Everything leads to you by Nina LaCour

I spent most of sunday, while travelling, reading this book and I really enjoyed it.

It’s heartwarming and fluffy, almost rom-com-y but with a decent dose of reality and problems.

I liked that even though it’s YA and has LGBT characters it does not fall to any of the common cliches.

It’s a story about falling in love, but it’s not about first loves. the characters have already been there,done that.

it’s not about coming out or defeating the odds or problems with parents.

it takes place in the summer after they finish highschool but there’s not this typical feeling of ‘everything’s-about-to-change-let’s-make-it-count’ so common in post-hs books.

the main character and narrator, Emi,has a nice family she gets along with, a brother she adores, a best friend who’s leaving the city for college soon but neither of them are too hung up on that. She also has a job working as a set decorator around which most of the plot takes place.

I liked that even though it was fairly light it did not shy away from problems. it’s set in LA so it featured some magic and dreams coming true, but also tragedy, drug abuse, homeless youth, family abuse, etc. and it did so without going overboard on either side. it does not overwhelm on describing the magic of the city, nor does it go too deep on its  darker side.

Emi loves the city, and it shows. I enjoyed going into Emi’s head and thought I know next to nothing about LA, I did understand how she loved the city and it felt very familiar.

It also features a nice mystery which involves a dead movie star and millions at play. which should be very dramatic and take up a lot of space but it doesn’t. it’s not that big, it’s just the beginning of the story, it’s not the story.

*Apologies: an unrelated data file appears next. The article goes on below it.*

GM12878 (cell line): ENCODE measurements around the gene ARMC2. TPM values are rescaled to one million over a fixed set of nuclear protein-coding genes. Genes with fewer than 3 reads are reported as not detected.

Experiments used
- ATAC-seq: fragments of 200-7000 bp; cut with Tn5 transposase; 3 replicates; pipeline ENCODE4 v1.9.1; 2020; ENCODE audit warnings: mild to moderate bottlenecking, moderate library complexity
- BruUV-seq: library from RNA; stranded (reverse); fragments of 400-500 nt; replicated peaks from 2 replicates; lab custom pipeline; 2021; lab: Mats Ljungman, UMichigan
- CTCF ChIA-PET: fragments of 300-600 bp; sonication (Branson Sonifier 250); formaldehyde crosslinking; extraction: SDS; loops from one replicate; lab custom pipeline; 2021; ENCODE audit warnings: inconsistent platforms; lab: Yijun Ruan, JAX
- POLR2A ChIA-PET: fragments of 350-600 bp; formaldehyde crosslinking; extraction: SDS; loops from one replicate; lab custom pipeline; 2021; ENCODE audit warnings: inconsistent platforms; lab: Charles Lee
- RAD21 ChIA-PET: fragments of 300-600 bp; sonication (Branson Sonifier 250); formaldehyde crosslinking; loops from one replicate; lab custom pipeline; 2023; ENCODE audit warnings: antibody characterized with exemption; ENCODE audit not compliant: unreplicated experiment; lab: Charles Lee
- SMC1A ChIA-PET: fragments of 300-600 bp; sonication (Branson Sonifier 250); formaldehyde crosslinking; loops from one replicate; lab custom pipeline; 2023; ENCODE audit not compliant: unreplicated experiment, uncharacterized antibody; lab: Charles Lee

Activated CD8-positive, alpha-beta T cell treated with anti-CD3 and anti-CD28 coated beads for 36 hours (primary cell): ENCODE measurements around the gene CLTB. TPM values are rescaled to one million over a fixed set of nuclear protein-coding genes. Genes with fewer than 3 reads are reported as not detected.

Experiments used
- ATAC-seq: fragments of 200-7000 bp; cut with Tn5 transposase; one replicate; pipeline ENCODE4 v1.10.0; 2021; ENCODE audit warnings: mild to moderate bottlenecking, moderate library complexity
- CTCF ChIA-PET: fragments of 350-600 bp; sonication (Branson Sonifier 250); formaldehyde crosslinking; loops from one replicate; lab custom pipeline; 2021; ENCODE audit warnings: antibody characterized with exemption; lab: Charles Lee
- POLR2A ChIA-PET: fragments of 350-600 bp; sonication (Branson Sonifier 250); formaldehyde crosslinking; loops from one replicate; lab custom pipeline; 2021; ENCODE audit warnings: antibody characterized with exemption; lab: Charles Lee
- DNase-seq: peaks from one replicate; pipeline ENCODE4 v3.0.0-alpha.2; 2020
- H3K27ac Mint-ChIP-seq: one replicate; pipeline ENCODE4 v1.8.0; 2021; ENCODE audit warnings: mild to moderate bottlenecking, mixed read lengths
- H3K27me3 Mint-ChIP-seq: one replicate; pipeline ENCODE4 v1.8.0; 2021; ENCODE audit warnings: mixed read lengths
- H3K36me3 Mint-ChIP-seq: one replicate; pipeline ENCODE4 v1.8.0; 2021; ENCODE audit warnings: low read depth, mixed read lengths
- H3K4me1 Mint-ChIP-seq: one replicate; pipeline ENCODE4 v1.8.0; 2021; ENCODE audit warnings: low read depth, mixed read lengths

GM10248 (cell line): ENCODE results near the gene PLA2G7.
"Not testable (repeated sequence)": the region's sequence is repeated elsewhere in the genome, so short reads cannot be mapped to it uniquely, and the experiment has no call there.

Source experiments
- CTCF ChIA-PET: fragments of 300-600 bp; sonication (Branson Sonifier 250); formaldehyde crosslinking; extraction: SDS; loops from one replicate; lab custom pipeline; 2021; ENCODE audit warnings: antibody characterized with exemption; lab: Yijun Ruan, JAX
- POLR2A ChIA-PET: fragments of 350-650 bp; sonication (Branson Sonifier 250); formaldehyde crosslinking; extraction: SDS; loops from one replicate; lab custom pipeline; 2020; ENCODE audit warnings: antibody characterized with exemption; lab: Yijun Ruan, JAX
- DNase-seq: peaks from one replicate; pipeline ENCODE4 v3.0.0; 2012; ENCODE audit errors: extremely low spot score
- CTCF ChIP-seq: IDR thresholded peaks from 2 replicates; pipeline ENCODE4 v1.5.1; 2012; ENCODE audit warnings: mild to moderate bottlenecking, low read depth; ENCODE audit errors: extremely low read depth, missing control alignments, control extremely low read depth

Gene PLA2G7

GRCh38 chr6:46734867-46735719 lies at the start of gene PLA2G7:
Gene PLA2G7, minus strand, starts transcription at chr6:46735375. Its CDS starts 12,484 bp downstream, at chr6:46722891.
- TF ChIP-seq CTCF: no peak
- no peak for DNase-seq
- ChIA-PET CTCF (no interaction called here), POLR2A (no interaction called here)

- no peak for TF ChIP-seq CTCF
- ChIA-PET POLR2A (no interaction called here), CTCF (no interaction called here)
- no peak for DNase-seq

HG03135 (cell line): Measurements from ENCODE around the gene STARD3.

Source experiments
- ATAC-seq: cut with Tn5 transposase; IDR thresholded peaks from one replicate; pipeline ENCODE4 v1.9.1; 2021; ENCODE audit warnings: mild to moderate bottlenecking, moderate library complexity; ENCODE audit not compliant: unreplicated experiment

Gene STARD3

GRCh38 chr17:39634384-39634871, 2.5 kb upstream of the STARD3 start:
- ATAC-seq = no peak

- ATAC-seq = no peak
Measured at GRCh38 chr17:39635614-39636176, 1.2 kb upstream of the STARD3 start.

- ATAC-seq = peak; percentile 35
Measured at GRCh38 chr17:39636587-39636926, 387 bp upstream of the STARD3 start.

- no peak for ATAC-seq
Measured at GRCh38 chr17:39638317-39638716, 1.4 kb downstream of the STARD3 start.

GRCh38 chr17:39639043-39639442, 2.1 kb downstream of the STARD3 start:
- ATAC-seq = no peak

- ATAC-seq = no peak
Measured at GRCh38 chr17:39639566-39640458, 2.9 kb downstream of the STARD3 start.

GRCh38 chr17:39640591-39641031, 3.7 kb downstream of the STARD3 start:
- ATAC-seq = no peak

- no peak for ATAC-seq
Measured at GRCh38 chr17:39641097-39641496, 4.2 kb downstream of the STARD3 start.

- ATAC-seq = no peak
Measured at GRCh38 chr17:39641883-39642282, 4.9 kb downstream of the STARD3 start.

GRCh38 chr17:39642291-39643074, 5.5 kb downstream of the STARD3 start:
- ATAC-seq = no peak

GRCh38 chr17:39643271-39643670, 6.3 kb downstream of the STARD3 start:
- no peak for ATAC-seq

I also enjoyed how someone getting millions overnight and being able to completely change their lives did not change them. they did not become a shallow millionaire with a drug problem.

The book does not start preaching about any subject which for YA is refreshing. I’ve read too many books which think trying drugs, drinking or partying are the worst sins ever.

I particularly enjoyed Emi’s talk of movies and how much much she loves them. She seems like a well-adjusted, sweet girl who works in movies and loves it. she works hard and enjoys it. she’s also lead a fairly easy life, as contrasted with some of the other characters in the book such as Ava and Jamal who live in a homeless shelter after running away from home due to family trouble.

their wildy different upbringing sometimes clash such as Jamal calling Emi out on her privilege, but it’s never agressive.

Emi’s best friend Charlotte has different plans for her future, she has no plans to work in movies professionally despite working in a studio at the moment.

and yet they all manage to work, all these different people with varied life experiences and plans are able to hang out, be friends and it’s no the end of the world, not a cause for a aggressive clashes, instead it’s a educational experience.

it shouldn’t be that big of a deal but it is. it is rare to find YA books that don’t have huge fights and a lot of drama.

Which is why this book was so nice and sweet.  it was a fun read, it was really interesting to see all this different ideas work together and it left me feeling better about everything.

There’s love, there’s mystery, there’s friendship and there’s a community working on creating something great.

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